THE release of the movie musical nailed box office figures to the wall, and now a group of Armidale students are bringing Les Miserables to life.
A production of The Armidale School (TAS) in conjunction with New England Girls’ School and PLC Armidale, the musical opened on Thursday night after months of rehearsals under director Emma Buzo, and musical directors Nik Glass, Amy Walsh and Leanne Roobol.
The production – a condensed version of the musical adaptation of Victor Hugo’s novel – follows the lives of several characters, beginning in 1815 and culminating in the 1832 June Rebellion in Paris, and focusing on the struggles of ex-convict Jean Valjean and his experience of redemption.
“It is a very moving story and it’s not surprising it’s a favourite of many people,” director Emma Buzo said.
“The tragedy and beauty of the sacrifice the young revolutionaries make for what they believe in resonates with this cast, who have developed a strong sense of empathy while gaining a lesson in political and social history.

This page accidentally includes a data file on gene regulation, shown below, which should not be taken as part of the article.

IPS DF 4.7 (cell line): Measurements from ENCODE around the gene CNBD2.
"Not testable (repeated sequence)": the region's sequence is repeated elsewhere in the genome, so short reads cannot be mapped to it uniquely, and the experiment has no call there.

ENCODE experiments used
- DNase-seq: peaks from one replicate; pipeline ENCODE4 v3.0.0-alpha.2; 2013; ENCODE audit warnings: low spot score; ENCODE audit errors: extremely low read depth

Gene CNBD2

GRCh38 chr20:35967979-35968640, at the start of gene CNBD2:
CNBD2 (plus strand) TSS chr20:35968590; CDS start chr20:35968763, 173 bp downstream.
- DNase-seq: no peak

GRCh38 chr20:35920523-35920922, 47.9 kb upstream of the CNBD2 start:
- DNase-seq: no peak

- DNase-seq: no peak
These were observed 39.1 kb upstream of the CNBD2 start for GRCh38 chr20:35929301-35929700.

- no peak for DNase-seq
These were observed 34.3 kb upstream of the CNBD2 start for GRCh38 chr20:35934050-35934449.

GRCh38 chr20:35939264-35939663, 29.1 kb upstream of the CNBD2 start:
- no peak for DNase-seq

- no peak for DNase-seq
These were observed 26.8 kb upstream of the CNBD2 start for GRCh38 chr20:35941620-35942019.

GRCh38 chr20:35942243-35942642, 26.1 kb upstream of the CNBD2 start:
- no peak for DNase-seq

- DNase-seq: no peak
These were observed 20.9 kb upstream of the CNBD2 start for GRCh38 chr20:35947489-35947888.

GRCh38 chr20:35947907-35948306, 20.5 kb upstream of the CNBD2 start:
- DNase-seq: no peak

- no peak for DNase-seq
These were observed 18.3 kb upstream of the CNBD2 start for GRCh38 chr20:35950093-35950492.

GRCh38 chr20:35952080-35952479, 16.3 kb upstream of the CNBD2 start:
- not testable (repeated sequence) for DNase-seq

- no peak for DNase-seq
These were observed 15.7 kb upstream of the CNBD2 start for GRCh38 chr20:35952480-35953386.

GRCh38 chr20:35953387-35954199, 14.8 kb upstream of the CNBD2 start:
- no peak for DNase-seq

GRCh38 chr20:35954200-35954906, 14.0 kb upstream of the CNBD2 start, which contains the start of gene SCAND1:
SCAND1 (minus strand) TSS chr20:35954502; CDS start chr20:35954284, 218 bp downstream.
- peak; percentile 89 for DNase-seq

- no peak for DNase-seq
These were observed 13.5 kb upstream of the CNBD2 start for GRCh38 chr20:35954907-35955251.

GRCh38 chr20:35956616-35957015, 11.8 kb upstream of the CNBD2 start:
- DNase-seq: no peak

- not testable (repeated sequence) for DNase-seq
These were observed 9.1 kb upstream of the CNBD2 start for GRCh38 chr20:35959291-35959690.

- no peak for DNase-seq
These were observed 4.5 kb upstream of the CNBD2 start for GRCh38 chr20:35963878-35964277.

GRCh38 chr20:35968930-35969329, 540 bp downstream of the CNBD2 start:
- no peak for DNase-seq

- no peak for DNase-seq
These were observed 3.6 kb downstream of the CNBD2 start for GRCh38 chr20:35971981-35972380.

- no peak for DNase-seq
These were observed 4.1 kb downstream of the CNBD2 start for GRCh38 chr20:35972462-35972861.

“But the over-riding message was how a kind deed given by someone, can effect your whole life.”
The set, including the famous barricade on a revolving stage built by students, staff andparents from the three schools.
The cast is accompanied by an orchestra of professional and talented amateur musicians.
The critical acclaim for the recent Academy Award-nominated film version of the musical starring Hugh Jackman, Anne Hathaway and Russell Crowe has created renewed interest in the musical.
The company was looking forward to a sell-out season of four performances at Armidale’s Hoskins Centre, which ends tonight.